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This is my first question so please be gentle. :-) I know AspectJ can create pointcuts on static initializers of java classes. But the question is whether a static initializer in an aspect, as below, is guaranteed to be called exactly once:

public class MyAspect {
  private static Map configuration;
  static {
    // Some initialization stuff
    configuration = Config.getConfiguration();
  ... use the "configuration" map in pointcuts and advices

In other words, is an aspect loaded like a java class is loaded? Is this done via a ClassLoader? I am guessing yes - and it seems to work - but I am looking for a guarantee along those lines.

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According to a response on the aspectj-users mailing list, Ramnivas Laddad (author of the excellent book AspectJ In Action) says that static initializers in aspects ARE called just as they are for classes. –  fool4jesus Mar 8 '10 at 14:57

1 Answer 1

up vote 1 down vote accepted

AspectJ works using bytecode modification. This modification can happen wither at compile time ("compile-time weaving", or CTW), or at load-time ("Load-time weaving", or LTW).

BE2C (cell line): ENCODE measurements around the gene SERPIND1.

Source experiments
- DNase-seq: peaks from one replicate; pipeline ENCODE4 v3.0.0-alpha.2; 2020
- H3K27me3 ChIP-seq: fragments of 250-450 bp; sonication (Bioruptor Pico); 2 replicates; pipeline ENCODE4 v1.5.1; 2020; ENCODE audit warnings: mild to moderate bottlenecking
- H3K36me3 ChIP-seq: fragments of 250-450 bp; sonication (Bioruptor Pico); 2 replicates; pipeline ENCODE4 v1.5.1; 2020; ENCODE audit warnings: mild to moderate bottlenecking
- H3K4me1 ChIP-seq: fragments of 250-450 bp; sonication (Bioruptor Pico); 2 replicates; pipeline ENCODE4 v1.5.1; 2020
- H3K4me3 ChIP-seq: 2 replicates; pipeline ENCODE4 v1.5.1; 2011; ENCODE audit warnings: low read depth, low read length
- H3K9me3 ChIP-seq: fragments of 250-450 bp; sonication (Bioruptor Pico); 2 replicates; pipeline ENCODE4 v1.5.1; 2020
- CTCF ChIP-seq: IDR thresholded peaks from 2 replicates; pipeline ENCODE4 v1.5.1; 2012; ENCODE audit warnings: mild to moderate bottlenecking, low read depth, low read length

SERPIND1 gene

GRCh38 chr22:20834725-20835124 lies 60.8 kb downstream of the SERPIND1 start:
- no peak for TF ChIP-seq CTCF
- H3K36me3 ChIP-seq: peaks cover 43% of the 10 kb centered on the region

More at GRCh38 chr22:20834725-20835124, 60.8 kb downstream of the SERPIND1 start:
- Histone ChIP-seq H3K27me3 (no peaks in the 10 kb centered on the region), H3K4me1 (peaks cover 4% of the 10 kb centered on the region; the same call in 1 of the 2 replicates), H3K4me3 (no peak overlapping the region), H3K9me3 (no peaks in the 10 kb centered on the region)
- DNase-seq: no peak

If you want to be sure, then I suggest you use the aspectj compiler to perform CTW on your example, and then pass the resulting class files through the javap tool (or something like it) to see what it has actually generated. That should give you the reassurance that it is (or isn't) doing what you think it does.

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Thanks - and I know that an aspect is currently implemented much like a class. But the documentation I've seen takes pains to say that aspects are not classes, so I was looking for an authoritative statement that says that it will always continue to work this way, not just that it does right now. Something like "an AspectJ aspect has the same lifecycle as a java class." –  fool4jesus Feb 9 '10 at 10:04

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